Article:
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Tackling Kenya’s plastic waste begins in the playground


Plastic litter and dumped waste are degrading the environment in Kenya. To change public attitudes towards waste, Unilever Hero Draganah Omwange recruited an enthusiastic set of changemakers – schoolchildren in Nairobi, one school at a time.

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Every year, we recognise pioneering individuals within the company who have brought our values to life and truly embody what it means to be part of Unilever. Our 2019 Heroes with Impact have gone above and beyond their day-to-day jobs. Their stories paint a picture of passion, purpose and drive.

Kenya is awash with plastic litter. The problem is especially acute in the big cities. Nairobi, for example, produces around 2,400 tonnes of waste a day, of which roughly 60% is collected and only around 10% recycled. The rest is dumped illegally or burned.

“People dump everything without caring and it becomes the next-door neighbour’s problem,” says Draganah Omwange, Unilever Future Leader in Marketing. “This dumping is clogging the rivers and even the roads are becoming impassable.”

Draganah joined Unilever straight from university in 2016. She found her chance to get directly involved in an environmental initiative by mapping out a scheme to improve plastic waste recycling. She secured funding of €234,000 for the project from Unilever’s East Africa Brighter Future Fund.

At its heart was the recognition that children are the best agents of change. “Adults have firm, unshakeable beliefs,” she says. “But children are like a clean leaf and have a strong impact on their parents.”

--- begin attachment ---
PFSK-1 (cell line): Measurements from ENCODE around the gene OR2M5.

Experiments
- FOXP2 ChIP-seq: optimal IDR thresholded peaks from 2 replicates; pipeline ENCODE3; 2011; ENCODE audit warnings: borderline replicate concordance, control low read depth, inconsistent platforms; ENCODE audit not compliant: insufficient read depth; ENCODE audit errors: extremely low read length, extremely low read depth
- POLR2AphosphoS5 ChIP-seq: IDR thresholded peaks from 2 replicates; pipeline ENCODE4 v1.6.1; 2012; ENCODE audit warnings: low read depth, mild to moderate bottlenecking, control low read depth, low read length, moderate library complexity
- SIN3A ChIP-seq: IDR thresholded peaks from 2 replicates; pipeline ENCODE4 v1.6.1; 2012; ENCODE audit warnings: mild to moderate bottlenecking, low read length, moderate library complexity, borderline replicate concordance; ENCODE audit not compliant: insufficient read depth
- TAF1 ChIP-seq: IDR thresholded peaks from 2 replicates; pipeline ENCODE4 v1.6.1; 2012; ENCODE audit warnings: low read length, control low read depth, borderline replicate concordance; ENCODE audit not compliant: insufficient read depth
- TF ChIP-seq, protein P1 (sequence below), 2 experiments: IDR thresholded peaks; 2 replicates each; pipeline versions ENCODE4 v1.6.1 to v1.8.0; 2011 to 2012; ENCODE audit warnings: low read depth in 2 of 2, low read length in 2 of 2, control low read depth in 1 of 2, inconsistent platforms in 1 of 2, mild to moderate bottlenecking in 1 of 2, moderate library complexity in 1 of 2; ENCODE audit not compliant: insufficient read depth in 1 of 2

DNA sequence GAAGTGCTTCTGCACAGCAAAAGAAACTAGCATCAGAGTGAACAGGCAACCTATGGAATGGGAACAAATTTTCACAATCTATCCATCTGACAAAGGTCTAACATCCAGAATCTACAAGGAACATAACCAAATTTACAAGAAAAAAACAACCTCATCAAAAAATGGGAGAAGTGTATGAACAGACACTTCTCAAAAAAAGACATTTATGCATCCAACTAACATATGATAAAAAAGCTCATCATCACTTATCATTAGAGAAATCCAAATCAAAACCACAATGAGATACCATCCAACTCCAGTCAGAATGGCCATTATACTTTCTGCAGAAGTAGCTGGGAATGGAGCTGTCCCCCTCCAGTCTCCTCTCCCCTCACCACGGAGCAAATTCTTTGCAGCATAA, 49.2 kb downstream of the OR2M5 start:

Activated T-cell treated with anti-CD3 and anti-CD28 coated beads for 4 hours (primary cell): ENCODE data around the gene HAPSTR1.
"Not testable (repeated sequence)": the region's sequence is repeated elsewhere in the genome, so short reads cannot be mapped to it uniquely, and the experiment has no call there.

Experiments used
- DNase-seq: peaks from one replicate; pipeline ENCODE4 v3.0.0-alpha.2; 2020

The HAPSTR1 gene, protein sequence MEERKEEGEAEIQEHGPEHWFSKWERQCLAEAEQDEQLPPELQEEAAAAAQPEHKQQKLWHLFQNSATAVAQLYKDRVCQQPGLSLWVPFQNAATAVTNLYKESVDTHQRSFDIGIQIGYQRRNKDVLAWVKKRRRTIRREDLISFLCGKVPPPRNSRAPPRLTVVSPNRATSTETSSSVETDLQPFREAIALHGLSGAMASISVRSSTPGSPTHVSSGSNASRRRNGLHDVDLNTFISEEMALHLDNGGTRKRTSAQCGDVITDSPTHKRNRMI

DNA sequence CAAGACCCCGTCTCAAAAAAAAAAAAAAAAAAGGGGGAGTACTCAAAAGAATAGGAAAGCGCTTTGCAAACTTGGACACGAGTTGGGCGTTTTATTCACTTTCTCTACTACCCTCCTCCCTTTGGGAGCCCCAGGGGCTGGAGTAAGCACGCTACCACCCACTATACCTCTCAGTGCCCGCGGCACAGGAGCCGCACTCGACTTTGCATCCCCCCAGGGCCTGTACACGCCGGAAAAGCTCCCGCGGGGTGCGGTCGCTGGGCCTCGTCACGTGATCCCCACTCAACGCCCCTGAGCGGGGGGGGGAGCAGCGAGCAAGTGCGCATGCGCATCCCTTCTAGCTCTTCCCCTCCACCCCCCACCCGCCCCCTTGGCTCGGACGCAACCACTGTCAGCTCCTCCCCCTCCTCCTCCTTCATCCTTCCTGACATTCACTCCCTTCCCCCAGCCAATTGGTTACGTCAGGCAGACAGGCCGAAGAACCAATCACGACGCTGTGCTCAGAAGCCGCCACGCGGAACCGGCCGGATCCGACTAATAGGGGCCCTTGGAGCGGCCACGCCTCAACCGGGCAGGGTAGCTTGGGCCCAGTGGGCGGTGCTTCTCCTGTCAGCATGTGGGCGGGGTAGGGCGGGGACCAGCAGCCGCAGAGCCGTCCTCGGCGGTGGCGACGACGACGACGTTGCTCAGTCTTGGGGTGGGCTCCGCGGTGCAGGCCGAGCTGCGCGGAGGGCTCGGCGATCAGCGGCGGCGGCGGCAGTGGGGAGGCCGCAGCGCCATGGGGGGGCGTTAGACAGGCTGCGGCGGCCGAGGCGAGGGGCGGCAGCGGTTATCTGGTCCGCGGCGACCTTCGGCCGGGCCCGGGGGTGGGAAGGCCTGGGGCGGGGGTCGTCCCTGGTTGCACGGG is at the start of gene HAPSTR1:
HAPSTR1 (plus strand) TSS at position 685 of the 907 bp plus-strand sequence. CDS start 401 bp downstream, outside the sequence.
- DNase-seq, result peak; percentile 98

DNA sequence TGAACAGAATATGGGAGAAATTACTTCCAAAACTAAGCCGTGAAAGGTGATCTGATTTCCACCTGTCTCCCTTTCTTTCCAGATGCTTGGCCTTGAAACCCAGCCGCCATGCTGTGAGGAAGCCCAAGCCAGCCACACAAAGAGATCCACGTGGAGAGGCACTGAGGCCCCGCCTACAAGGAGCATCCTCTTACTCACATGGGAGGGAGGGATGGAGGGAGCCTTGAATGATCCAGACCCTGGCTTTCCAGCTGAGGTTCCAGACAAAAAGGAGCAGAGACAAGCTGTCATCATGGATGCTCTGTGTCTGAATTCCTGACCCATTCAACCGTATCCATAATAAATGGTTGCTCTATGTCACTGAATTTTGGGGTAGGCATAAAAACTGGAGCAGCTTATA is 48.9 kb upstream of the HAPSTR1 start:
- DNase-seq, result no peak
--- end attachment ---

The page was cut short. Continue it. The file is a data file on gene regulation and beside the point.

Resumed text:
The campaign was called U-Turn because it involved a change in mindset. Instead of seeing plastic as waste, the aim was to change the perception of waste in Kenya, starting with children as a way of getting future generations on board. Around 180 primary schools were enlisted, some of which are based in Kibera, Kenya’s biggest slum. Pupils collected discarded plastic containers and the schools provided collection points. Children are shown the value of keeping the environment clean and the benefits of recycling. “We are teaching them that ‘plastics equals value’,” adds Draganah.

The project partners with waste management company Mr Green Africa, which collects the plastic bottles from the schools and recycles them.

Everyone is a winner here. Collection is a prime challenge for waste recyclers, and the U-Turn scheme is providing a new source of plastic waste ready for recycling. The partnership has also created employment for over 2,700 waste pickers who help collect the waste.

And a new recycling culture is gaining traction, shifting entrenched attitudes towards plastic littering and turning waste into value. Over 1 million people have already been reached by the campaign. The U-Turn project is also being scaled up and extended to the cities of Kisumu and Mombasa.

The judges of the Unilever Heroes Awards praised this “great initiative in linking plastic recycling with job creation in Kenya”.

For Draganah, one of the enduring rewards of the project has been to see the positive influence it has had on the schoolchildren involved. “Listening to them singing and chanting – it makes me feel so proud,” she concludes.

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